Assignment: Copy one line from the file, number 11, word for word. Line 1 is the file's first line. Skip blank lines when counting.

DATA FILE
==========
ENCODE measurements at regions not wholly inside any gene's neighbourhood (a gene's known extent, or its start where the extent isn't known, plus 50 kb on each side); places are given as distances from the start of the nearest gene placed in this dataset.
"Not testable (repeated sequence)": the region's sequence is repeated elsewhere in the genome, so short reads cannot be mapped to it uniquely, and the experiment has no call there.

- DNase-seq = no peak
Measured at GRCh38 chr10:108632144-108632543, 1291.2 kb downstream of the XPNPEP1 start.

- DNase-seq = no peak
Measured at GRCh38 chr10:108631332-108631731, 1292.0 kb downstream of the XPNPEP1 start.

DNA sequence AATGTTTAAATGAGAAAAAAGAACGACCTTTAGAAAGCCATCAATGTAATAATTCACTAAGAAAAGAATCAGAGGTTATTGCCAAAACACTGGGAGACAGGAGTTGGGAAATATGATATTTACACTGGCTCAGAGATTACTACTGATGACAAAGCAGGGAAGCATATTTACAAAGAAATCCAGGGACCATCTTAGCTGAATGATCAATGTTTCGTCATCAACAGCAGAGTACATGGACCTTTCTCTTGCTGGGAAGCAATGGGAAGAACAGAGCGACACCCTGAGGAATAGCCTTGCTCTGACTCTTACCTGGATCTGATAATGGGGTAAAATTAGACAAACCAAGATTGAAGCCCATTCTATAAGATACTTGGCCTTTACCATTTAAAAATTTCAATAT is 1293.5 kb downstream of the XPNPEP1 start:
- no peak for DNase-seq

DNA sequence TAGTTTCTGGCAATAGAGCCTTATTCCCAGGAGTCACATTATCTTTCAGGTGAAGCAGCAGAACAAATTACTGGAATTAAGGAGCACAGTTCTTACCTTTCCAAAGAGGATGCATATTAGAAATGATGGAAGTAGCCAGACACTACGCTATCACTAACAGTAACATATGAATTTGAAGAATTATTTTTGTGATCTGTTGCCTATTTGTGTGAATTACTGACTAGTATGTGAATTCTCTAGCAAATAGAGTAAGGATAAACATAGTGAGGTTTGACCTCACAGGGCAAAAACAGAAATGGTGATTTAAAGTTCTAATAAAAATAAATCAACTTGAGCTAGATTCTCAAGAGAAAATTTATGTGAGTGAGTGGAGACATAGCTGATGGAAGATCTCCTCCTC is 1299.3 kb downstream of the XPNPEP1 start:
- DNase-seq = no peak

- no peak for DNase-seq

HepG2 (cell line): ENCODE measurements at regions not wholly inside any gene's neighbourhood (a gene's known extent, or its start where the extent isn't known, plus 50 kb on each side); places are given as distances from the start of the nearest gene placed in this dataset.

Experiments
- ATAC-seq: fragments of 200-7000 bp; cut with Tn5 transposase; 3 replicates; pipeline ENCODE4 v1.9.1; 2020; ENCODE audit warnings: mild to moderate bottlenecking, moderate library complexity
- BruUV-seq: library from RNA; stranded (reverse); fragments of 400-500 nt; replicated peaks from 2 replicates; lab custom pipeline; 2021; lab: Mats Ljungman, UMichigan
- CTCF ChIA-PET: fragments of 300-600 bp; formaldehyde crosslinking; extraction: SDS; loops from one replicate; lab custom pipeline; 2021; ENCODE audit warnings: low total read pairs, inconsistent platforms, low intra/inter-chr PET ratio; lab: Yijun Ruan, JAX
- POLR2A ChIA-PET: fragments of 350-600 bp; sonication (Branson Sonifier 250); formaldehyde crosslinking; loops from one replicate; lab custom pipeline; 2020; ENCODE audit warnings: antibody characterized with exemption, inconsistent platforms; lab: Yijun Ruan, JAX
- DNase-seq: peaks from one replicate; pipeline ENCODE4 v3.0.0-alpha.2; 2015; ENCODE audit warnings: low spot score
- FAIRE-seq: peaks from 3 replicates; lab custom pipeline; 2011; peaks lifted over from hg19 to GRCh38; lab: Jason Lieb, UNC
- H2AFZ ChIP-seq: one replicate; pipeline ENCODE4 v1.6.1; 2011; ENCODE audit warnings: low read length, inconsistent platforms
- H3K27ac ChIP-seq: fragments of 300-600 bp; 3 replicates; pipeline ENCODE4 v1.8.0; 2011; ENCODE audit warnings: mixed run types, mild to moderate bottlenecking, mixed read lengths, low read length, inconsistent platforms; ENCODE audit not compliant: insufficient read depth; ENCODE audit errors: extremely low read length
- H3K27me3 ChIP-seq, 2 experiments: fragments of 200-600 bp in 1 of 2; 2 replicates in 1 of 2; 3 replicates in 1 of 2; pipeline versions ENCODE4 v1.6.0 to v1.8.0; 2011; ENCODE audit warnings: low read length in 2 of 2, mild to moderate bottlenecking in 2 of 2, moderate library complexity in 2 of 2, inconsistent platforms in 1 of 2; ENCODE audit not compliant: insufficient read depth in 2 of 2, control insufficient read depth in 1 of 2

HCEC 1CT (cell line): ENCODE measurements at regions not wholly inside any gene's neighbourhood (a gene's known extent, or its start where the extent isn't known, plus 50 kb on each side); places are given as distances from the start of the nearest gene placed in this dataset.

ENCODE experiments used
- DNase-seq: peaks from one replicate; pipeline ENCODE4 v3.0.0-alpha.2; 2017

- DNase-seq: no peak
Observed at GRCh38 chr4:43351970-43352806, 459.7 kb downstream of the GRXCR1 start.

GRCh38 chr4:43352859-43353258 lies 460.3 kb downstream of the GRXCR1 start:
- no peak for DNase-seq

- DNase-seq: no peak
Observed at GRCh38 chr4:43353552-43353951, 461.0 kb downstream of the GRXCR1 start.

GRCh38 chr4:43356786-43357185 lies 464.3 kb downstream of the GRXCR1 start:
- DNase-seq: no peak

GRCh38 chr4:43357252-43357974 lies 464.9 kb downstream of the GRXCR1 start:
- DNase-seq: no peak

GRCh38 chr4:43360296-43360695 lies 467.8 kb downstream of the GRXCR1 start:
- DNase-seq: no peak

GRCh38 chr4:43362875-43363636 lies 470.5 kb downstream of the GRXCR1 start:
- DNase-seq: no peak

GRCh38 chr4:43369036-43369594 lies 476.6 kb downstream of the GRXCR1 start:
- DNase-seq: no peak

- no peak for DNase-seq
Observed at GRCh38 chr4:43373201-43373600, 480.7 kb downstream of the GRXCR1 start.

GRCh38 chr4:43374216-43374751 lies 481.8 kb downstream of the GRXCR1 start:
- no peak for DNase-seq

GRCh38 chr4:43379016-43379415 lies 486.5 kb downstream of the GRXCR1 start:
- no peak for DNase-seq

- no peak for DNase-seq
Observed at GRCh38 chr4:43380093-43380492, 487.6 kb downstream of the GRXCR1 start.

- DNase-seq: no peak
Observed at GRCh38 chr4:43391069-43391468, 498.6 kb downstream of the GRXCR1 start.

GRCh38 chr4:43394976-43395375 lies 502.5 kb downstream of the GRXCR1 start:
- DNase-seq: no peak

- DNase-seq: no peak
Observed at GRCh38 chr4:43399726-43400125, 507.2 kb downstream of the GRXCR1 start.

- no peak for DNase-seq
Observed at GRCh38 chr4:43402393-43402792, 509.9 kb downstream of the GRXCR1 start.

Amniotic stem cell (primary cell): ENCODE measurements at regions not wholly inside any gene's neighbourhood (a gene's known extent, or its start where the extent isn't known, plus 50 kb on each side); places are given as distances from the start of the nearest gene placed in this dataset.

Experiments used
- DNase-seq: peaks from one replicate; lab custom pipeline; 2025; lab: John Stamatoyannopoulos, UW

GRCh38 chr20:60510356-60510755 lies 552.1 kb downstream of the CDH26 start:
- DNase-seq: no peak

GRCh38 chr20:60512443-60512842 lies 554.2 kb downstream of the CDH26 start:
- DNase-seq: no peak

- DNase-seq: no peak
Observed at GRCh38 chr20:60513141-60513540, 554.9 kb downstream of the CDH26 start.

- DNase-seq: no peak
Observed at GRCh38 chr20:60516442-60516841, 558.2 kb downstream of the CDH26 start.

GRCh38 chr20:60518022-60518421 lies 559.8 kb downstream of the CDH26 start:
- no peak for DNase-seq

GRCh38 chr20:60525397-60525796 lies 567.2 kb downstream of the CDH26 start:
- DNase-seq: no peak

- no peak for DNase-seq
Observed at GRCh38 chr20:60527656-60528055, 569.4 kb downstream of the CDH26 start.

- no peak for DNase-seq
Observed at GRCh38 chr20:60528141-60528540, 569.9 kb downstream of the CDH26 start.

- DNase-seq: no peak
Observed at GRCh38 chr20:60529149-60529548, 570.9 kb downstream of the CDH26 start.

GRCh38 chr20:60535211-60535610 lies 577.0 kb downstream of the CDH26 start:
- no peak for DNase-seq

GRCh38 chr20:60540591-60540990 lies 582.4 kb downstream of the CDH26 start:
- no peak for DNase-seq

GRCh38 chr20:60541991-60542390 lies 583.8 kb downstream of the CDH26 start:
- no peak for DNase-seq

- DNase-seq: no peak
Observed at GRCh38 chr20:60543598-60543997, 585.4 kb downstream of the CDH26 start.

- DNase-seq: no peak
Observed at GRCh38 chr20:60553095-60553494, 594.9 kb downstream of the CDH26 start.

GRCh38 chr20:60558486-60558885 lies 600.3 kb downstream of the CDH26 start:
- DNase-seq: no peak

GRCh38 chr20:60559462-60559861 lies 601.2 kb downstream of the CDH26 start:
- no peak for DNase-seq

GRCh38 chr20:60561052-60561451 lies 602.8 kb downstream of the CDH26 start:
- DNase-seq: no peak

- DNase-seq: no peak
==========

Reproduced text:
- no peak for DNase-seq